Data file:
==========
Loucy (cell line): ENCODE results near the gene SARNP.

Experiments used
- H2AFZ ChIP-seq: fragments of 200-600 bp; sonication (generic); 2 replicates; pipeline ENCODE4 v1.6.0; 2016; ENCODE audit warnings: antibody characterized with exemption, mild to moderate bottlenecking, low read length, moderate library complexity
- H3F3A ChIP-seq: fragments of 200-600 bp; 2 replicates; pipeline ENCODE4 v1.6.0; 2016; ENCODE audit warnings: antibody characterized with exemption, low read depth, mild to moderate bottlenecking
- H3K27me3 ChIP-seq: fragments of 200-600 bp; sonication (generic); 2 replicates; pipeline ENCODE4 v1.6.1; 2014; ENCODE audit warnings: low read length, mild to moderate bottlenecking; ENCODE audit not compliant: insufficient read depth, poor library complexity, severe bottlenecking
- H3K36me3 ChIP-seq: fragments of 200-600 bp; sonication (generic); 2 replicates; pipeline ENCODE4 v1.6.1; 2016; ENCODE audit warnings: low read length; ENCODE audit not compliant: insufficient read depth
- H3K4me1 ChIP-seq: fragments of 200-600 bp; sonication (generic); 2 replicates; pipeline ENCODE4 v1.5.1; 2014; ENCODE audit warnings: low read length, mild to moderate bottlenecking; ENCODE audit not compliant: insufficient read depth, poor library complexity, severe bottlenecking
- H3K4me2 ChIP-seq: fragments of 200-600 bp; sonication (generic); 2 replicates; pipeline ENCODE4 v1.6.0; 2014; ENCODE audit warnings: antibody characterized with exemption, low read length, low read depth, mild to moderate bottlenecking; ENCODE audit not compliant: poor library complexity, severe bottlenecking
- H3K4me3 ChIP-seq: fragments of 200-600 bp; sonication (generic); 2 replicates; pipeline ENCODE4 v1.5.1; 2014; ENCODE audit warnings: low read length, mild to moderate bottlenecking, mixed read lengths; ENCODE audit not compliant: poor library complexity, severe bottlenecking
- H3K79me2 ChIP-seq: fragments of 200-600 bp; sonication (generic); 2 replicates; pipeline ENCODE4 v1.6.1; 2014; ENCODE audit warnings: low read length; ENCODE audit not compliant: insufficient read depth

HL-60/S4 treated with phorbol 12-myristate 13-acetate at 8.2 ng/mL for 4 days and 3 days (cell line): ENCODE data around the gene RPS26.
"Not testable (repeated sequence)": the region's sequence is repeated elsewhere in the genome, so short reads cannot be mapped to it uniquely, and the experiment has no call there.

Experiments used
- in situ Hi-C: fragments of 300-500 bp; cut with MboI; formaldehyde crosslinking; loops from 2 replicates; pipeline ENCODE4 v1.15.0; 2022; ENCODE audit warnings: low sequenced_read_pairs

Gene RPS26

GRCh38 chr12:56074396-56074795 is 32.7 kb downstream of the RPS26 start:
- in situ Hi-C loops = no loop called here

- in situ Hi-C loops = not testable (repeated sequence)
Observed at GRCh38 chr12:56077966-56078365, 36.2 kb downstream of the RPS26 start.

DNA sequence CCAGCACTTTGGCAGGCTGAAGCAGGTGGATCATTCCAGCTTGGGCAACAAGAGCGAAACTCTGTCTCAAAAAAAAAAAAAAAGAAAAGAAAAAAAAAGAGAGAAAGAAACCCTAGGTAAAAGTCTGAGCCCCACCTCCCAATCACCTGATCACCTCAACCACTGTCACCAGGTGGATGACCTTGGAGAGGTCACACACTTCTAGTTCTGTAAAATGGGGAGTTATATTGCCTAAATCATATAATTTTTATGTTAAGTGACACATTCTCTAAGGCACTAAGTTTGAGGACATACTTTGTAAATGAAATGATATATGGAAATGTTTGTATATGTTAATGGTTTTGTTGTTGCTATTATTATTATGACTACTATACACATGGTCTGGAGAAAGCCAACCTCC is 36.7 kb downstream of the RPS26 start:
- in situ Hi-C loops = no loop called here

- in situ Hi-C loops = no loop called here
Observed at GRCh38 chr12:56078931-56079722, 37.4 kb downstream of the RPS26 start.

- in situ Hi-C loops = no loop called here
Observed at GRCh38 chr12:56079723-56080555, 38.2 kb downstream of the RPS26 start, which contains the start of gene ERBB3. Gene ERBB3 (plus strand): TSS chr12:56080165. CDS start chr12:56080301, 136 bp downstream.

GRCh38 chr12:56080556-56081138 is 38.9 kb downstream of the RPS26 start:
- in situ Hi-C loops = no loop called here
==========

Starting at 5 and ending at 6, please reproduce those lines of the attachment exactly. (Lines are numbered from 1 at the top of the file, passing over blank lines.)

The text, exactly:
- H3K27me3 ChIP-seq: fragments of 200-600 bp; sonication (generic); 2 replicates; pipeline ENCODE4 v1.6.1; 2014; ENCODE audit warnings: low read length, mild to moderate bottlenecking; ENCODE audit not compliant: insufficient read depth, poor library complexity, severe bottlenecking
- H3K36me3 ChIP-seq: fragments of 200-600 bp; sonication (generic); 2 replicates; pipeline ENCODE4 v1.6.1; 2016; ENCODE audit warnings: low read length; ENCODE audit not compliant: insufficient read depth